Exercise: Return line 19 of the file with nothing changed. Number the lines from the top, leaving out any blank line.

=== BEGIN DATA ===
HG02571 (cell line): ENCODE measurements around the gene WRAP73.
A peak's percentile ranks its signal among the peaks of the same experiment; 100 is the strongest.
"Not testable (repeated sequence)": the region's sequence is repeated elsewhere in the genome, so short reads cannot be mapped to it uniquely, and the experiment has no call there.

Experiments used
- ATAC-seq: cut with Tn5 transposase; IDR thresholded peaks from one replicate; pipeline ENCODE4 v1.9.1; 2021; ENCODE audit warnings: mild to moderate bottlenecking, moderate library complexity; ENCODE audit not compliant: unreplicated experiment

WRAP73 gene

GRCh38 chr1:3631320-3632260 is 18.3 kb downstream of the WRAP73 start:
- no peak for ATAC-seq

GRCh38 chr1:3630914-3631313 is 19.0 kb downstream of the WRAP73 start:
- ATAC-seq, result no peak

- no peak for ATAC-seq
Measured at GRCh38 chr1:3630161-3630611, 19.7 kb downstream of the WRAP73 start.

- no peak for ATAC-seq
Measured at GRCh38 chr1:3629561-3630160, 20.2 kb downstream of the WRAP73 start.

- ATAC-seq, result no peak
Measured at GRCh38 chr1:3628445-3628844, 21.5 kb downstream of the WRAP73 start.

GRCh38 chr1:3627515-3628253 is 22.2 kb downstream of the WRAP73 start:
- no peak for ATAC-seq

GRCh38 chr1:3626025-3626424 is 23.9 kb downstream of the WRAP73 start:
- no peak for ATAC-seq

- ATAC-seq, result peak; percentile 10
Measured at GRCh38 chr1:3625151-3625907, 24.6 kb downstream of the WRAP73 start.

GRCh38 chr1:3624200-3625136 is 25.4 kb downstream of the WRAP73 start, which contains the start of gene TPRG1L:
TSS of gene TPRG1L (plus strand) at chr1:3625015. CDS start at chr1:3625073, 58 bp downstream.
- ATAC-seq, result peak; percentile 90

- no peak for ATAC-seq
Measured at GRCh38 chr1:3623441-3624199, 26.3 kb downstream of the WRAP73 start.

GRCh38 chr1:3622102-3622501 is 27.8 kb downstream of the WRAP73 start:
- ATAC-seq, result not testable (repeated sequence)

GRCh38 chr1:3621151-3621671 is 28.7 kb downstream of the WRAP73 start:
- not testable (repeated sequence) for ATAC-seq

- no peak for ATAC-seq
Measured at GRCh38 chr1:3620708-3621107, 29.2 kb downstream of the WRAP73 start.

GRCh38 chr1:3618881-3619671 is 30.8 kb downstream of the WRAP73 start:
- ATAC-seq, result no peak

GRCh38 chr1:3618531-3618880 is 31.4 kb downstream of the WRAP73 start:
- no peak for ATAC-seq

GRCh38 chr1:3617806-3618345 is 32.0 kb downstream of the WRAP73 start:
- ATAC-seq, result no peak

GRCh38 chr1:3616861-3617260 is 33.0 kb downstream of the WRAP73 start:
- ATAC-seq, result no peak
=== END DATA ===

GRCh38 chr1:3626025-3626424 is 23.9 kb downstream of the WRAP73 start: